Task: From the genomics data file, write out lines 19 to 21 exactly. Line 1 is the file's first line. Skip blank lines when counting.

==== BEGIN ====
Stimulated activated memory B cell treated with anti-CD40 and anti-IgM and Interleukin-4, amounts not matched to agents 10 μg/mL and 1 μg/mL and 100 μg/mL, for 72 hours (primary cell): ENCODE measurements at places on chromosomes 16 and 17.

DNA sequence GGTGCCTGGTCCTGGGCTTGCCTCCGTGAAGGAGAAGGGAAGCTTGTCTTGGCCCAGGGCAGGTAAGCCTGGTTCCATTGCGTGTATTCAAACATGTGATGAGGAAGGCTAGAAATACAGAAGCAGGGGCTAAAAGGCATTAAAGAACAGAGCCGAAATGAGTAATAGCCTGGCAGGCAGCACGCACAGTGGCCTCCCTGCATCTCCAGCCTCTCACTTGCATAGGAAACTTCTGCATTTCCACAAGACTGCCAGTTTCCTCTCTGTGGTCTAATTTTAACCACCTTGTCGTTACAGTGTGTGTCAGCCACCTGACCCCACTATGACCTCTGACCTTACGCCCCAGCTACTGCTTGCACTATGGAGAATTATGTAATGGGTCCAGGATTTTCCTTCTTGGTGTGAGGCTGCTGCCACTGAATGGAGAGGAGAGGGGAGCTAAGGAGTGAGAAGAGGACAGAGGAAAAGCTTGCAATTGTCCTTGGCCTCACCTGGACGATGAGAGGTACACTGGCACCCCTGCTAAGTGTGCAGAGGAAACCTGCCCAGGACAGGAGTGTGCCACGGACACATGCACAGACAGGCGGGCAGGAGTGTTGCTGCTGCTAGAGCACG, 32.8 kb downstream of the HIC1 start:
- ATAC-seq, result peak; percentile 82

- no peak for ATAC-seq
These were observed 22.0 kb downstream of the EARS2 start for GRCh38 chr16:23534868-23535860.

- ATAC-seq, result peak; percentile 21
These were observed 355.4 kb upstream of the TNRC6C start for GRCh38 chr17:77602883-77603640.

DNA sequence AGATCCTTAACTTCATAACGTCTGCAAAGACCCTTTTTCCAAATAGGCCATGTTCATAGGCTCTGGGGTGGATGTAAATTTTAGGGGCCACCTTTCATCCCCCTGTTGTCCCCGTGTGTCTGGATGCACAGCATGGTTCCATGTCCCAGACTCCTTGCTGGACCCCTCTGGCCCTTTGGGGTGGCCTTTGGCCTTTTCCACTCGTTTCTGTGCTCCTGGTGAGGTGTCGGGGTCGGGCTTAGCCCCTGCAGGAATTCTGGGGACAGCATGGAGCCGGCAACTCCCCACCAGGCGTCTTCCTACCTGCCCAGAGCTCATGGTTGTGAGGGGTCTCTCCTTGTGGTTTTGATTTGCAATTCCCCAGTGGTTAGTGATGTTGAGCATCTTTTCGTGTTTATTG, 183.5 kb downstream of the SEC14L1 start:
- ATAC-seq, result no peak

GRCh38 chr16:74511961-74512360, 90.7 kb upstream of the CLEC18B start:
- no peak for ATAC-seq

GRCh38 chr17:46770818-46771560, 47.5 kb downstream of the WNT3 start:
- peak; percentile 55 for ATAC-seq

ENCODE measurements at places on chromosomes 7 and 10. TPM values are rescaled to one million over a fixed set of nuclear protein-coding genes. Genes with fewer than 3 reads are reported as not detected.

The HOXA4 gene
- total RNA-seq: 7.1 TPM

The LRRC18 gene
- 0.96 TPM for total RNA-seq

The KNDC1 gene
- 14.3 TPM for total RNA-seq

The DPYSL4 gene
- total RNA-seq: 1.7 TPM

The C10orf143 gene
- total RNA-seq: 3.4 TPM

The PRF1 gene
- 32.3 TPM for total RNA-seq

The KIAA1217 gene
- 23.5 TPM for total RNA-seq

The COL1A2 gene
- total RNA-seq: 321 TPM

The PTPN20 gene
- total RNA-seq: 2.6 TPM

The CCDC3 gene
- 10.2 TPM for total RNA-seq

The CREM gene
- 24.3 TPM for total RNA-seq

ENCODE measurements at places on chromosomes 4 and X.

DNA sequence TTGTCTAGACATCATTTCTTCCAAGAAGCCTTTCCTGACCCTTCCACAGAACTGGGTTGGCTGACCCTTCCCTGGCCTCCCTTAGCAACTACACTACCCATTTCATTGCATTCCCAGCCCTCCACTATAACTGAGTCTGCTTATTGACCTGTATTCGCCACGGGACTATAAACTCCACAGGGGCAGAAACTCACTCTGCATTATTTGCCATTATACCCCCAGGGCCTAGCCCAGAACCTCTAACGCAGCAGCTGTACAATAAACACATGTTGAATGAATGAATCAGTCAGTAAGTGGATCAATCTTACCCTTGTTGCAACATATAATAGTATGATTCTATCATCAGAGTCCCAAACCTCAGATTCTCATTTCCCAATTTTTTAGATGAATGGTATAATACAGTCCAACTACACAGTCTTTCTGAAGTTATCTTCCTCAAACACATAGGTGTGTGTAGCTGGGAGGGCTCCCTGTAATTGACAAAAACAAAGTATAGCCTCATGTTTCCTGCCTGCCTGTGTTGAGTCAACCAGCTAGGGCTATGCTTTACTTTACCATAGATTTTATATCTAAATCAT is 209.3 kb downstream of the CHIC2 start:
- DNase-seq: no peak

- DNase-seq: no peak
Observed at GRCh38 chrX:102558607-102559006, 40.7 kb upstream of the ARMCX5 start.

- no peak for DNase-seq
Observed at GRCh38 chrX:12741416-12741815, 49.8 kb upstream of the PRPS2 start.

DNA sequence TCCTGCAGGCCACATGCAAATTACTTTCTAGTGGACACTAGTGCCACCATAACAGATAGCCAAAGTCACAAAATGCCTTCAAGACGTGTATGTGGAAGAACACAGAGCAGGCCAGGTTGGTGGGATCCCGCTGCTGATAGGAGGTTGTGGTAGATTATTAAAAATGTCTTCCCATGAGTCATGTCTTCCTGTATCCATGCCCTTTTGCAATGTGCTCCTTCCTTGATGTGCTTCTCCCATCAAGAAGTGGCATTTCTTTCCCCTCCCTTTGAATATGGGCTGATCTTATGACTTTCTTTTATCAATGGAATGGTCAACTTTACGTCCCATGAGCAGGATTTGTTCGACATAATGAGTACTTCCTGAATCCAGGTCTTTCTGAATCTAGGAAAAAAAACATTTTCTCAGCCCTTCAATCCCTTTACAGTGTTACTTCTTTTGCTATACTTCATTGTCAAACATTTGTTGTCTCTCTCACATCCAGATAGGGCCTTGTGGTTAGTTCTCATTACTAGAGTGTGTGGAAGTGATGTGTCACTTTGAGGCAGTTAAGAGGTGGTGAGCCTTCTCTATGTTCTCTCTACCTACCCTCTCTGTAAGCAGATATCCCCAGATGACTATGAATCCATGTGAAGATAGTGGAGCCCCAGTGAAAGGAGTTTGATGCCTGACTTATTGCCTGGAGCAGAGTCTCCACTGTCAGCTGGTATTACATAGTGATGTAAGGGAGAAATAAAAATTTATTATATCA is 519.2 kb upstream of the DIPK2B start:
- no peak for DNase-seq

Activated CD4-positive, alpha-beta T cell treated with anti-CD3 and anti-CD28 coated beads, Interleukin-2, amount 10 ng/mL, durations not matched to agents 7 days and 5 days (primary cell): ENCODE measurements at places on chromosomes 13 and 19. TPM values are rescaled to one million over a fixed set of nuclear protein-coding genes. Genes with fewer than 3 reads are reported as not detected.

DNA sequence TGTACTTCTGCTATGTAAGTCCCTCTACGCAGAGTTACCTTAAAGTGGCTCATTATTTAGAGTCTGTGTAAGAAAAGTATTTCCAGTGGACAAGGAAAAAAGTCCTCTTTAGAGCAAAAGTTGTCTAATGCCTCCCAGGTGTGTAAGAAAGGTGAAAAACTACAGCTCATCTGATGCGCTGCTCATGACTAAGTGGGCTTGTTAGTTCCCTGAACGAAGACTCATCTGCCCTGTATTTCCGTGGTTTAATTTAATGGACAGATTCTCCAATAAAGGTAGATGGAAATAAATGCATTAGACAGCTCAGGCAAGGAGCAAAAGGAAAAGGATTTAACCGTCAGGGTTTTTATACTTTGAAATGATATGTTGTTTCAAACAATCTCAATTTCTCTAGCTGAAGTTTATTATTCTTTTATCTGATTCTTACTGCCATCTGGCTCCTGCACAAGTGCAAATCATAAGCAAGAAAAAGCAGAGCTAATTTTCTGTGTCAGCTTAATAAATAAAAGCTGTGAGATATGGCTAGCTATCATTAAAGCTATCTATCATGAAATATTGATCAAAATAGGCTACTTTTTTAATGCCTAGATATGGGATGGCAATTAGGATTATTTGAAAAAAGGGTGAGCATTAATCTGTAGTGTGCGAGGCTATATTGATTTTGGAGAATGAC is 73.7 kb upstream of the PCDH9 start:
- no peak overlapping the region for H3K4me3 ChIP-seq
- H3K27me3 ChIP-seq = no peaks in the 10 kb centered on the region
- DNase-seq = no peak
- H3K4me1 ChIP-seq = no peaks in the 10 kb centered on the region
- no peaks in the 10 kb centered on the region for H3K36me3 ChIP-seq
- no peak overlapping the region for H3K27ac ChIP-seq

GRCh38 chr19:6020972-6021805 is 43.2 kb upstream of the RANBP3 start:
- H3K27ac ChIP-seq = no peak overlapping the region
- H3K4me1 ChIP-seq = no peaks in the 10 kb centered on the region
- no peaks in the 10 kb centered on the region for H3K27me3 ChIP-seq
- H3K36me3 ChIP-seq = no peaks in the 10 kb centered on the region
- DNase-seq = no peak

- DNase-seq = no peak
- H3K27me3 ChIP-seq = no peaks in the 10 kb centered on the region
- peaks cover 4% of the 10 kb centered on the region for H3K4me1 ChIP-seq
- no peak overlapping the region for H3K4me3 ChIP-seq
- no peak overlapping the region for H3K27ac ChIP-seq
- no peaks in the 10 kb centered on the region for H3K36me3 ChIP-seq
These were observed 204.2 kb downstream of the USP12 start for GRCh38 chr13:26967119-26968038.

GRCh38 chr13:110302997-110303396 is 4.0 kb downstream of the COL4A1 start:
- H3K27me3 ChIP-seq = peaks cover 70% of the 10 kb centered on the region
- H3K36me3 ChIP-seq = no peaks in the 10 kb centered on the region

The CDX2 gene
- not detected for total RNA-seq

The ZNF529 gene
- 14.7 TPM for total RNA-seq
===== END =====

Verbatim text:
The KNDC1 gene
- 14.3 TPM for total RNA-seq

The DPYSL4 gene